Probable Cause & Consent


The law is if you consent then police can search or ask questions, anytime or anywhere. The problem is the word "consent". Statistics show that an overwhelming majority of people do not feel free to leave, to tell an officer to get lost when law enforcement approach them and ask questions. They feel compelled to consent to questioning and a search. [See Tracy Maclin, "Black and Blue Encounters -- Some Preliminary Thoughts About Fourth Amendment Seizures: Should Race Matter?" Valparaiso University Law Review 26 (1991): 249-50.]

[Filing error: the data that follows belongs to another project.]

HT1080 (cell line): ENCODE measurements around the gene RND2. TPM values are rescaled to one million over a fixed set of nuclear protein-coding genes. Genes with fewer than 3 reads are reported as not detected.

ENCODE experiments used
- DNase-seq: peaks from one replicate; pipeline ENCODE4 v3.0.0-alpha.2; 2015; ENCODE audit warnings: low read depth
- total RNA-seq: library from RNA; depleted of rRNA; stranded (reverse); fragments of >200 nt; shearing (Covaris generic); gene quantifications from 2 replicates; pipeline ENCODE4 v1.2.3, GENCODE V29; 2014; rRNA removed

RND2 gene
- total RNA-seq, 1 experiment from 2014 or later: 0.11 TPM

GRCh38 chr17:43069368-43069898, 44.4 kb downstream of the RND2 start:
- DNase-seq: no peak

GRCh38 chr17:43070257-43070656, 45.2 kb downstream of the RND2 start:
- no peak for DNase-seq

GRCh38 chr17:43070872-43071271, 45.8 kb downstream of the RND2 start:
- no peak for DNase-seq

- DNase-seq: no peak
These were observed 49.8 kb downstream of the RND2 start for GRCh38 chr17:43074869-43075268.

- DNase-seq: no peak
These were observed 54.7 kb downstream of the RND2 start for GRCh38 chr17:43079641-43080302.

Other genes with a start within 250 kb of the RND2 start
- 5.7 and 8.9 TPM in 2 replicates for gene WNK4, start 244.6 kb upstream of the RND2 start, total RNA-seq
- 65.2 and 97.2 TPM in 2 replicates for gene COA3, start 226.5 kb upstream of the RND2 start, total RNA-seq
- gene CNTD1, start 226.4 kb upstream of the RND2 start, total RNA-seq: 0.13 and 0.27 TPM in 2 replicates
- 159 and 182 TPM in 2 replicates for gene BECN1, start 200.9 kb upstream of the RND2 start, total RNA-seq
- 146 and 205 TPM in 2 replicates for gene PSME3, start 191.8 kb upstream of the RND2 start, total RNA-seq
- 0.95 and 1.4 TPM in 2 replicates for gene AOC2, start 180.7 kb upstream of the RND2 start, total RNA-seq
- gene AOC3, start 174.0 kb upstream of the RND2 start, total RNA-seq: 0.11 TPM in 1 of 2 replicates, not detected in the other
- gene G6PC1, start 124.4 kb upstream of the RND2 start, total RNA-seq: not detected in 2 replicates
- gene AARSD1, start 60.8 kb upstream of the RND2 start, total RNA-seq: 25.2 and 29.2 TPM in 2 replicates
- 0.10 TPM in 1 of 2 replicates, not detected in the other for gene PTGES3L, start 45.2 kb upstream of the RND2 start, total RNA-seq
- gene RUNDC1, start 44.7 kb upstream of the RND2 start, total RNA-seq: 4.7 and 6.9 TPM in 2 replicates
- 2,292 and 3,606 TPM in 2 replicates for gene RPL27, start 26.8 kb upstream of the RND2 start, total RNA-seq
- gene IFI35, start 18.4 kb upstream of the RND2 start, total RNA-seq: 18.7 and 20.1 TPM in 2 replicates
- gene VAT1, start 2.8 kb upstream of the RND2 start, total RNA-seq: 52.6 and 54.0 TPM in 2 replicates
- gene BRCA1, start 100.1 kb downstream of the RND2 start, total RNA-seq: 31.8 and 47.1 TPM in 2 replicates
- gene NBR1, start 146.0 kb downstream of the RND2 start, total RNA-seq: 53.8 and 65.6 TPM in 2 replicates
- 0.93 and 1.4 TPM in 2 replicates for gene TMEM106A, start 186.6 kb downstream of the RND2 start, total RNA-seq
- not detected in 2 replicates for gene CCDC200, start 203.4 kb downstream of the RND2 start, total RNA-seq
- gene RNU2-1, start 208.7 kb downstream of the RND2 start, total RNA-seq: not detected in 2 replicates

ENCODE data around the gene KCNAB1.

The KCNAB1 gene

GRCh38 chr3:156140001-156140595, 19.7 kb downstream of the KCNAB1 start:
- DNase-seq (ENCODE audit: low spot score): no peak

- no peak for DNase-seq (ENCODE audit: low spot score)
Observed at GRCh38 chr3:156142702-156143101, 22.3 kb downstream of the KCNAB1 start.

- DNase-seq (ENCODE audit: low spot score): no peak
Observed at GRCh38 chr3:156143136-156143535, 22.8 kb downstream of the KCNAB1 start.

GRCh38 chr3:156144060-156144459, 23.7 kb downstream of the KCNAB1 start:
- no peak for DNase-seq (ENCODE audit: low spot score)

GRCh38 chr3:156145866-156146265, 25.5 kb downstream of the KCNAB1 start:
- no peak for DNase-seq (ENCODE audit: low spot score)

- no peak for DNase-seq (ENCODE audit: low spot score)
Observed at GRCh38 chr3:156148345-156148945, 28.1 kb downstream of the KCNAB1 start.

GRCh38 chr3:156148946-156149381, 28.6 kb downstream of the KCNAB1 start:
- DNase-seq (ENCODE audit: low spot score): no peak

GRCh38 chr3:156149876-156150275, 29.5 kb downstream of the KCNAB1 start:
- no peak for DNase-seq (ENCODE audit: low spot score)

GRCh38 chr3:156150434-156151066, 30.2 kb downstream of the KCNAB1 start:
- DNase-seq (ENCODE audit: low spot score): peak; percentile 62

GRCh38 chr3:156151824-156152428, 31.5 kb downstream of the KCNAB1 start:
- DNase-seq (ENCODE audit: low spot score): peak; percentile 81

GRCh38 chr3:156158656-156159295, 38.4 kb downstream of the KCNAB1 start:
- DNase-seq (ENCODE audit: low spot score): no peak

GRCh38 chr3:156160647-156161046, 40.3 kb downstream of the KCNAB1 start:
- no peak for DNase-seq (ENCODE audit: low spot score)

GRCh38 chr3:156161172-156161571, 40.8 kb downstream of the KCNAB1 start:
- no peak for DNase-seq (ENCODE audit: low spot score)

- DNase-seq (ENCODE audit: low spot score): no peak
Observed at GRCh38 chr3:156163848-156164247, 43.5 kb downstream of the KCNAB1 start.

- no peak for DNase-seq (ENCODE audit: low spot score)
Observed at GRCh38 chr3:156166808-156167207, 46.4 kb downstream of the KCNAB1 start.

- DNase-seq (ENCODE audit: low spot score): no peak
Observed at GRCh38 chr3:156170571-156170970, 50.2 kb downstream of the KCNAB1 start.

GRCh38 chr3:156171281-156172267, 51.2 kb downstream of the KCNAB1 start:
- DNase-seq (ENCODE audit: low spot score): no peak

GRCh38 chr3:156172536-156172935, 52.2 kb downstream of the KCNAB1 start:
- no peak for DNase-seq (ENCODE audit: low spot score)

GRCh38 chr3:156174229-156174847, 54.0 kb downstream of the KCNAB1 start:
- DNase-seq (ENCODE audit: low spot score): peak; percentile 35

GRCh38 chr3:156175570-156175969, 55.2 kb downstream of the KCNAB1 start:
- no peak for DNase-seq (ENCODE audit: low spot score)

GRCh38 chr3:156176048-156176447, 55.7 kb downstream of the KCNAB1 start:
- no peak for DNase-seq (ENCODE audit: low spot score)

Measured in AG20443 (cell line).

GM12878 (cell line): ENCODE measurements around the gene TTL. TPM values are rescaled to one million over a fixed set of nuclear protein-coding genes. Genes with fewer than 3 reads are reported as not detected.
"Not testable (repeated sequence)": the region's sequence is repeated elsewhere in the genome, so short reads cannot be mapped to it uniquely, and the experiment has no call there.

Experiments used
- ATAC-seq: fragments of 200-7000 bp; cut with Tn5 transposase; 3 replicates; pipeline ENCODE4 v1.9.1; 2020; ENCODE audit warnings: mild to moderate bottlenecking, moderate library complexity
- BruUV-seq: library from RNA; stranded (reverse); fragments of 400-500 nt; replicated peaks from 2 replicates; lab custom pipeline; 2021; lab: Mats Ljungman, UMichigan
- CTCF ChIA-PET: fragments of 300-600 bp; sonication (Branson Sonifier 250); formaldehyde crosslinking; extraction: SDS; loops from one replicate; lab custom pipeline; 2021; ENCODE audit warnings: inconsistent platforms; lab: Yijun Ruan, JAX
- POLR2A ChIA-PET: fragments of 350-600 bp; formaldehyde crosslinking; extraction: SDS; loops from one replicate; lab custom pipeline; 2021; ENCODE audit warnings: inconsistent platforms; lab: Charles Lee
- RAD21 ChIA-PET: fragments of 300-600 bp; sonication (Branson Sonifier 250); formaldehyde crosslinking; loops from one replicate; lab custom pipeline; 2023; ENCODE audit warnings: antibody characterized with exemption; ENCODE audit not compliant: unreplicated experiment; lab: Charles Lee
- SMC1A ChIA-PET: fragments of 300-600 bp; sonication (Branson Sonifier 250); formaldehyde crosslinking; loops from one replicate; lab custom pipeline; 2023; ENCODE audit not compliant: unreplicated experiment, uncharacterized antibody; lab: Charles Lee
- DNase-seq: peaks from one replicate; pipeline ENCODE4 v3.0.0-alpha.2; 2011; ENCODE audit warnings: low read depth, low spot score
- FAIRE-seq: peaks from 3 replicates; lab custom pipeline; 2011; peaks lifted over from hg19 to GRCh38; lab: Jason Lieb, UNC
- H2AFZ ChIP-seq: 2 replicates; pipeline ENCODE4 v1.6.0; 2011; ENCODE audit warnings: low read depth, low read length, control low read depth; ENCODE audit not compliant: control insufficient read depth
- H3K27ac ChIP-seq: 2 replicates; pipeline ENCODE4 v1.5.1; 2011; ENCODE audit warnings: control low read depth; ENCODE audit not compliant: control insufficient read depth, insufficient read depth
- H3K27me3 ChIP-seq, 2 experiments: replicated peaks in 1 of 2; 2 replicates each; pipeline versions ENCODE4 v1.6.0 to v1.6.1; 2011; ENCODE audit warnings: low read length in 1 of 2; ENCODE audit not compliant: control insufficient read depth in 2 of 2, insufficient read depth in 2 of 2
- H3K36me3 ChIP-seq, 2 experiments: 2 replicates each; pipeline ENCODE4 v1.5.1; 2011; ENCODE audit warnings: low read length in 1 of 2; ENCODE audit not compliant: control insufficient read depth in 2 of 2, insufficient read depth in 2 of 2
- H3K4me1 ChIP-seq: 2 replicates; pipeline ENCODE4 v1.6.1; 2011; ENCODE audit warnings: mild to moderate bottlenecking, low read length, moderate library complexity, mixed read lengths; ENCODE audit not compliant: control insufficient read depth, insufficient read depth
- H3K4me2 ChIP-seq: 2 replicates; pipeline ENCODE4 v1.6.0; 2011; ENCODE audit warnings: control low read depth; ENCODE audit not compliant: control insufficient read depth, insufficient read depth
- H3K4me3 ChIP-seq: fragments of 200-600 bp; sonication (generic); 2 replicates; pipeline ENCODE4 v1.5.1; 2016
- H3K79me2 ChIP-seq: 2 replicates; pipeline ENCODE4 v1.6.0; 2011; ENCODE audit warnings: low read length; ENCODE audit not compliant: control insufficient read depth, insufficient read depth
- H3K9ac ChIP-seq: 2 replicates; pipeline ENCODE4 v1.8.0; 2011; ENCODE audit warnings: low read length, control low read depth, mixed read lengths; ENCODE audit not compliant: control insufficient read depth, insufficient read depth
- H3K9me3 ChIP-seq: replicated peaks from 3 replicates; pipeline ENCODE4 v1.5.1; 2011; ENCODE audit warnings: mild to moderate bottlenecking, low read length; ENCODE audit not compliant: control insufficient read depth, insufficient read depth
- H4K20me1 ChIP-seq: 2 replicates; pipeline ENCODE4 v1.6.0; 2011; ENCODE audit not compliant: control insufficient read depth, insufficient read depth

The United States Supreme Court has held that it does not matter what the accused felt, whether he felt free to leave or if he felt like he was seized, but instead what a reasonable person would believe. [Florida v Bostick, 501 U.S. 429, 441 (1991)]. However, the Supreme Court has acknowledged that if one's right to refuse consent were truly "knowing, intelligent, and voluntary", it would "in practice create serious doubt whether consent searches would continue to be conducted.” [Schneckloth v Bustamonte, 412 U.S. 218, 229 (1973)]. Law enforcement needs individuals to consent otherwise they would lose out on a large amount of their convictions. However, the majority of people do not dare to tell law enforcement, No!


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